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One of my favourite tiger sightings The sun was setting behind the clouds and the light was diminishing, it was time to head back. We reached a cross road, and paused to pick up a carelessly discarded plastic bottle in the middle of the road.  While the forest-department driver got out to pick up the litter, I joked with the others in the jeep that &ldquo;this is when I wouldn&rsquo;t like to see a tiger&rdquo;, prompting sniggers. The driver returned with a nonchalant smile on his face and mentioned in an off-hand way &ldquo;there is a tiger over there&rdquo;! Our first reaction was appreciating his sense of humour, but he was not kidding. Emerging from a bush a tiger strode into the clearing just opposite us. Goose-bumps rose on my arms as we watched the tiger saunter across the field in the eerie silence of the setting sun.<br />
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The scene is etched in my mind and still haunts me.  It wondered through patch of grassland, weaving between the trees until gradually disappearing into the thicket at the back. We were left breathless and in awe. 5D mkIII,Bandipur,Geotagged,India,Karnataka,Panthera tigris,Spring,Tiger Click/tap to enlarge Promoted

One of my favourite tiger sightings

The sun was setting behind the clouds and the light was diminishing, it was time to head back. We reached a cross road, and paused to pick up a carelessly discarded plastic bottle in the middle of the road. While the forest-department driver got out to pick up the litter, I joked with the others in the jeep that “this is when I wouldn’t like to see a tiger”, prompting sniggers. The driver returned with a nonchalant smile on his face and mentioned in an off-hand way “there is a tiger over there”! Our first reaction was appreciating his sense of humour, but he was not kidding. Emerging from a bush a tiger strode into the clearing just opposite us. Goose-bumps rose on my arms as we watched the tiger saunter across the field in the eerie silence of the setting sun.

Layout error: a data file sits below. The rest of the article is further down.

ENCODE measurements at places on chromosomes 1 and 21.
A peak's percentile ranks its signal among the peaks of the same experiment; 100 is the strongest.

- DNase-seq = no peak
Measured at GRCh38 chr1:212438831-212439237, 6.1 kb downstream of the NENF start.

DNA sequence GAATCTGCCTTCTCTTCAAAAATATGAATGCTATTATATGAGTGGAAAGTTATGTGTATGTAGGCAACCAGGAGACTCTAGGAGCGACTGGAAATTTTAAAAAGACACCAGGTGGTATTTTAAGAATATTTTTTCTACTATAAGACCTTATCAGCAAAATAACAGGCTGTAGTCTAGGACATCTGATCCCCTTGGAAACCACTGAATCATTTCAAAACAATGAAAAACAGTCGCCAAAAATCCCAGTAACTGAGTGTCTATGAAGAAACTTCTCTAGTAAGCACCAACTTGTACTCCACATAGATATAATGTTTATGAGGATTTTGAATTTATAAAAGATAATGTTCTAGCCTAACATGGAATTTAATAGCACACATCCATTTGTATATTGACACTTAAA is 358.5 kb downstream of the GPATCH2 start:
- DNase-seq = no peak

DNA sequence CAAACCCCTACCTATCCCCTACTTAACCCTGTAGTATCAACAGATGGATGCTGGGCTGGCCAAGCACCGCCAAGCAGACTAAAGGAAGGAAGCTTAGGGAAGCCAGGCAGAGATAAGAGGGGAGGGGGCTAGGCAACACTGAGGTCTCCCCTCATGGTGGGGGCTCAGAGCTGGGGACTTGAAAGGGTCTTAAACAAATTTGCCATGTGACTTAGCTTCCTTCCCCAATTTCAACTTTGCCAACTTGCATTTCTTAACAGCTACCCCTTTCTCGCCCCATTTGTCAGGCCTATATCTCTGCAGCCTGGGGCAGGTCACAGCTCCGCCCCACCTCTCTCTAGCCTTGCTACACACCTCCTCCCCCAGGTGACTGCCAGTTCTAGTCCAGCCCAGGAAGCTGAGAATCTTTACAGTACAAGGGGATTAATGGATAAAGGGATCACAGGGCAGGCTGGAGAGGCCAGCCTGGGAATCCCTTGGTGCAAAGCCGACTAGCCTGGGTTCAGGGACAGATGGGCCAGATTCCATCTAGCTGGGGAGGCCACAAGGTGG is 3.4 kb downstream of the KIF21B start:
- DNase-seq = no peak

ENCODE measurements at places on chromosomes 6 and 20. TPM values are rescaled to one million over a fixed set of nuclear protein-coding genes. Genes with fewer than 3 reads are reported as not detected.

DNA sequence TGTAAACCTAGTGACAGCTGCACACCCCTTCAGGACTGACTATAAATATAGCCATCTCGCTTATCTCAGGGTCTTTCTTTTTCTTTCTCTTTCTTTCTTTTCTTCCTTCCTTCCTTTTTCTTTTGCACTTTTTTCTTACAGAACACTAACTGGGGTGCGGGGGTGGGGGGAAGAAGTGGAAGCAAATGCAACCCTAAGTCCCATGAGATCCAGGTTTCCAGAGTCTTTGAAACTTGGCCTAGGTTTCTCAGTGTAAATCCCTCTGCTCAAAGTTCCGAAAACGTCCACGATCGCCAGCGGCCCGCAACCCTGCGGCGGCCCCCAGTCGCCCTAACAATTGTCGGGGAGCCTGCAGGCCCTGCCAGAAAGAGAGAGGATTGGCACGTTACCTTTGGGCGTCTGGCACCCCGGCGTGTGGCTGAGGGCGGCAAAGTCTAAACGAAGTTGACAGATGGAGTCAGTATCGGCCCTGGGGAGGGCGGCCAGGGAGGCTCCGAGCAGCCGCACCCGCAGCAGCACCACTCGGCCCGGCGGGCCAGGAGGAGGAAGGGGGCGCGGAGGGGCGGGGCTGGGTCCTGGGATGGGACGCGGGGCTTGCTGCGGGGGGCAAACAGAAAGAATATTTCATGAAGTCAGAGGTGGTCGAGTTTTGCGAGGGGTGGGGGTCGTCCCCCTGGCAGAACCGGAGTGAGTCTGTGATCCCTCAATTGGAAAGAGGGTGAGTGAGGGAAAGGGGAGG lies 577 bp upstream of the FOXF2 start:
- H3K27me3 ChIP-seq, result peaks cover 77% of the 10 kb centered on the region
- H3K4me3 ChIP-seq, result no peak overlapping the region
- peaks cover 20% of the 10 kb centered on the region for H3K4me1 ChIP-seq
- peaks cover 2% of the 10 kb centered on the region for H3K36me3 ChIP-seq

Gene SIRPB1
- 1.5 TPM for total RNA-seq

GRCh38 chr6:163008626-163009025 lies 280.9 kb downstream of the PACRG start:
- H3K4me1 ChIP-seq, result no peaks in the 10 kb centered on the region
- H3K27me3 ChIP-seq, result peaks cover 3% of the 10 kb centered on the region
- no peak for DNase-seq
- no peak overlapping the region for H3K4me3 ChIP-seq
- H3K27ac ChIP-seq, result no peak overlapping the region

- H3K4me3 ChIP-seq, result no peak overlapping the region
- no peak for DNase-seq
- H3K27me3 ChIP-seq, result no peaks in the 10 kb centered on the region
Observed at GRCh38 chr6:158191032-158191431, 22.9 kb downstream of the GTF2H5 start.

The scene is etched in my mind and still haunts me. It wondered through patch of grassland, weaving between the trees until gradually disappearing into the thicket at the back. We were left breathless and in awe.

    comments (7)

  1. Fantastic, wonderful story behind the shot. Thanks for sharing! Posted 7 years ago
    1. My pleasure... This image was taken 5-10 mins after the bear incident (http://www.jungledragon.com/image/25768/indian_sloth_bear..._not_so_sloth-like_after_all_.html), and the story does not end here, although the photos do! :P

      ... First a bear and then a tiger!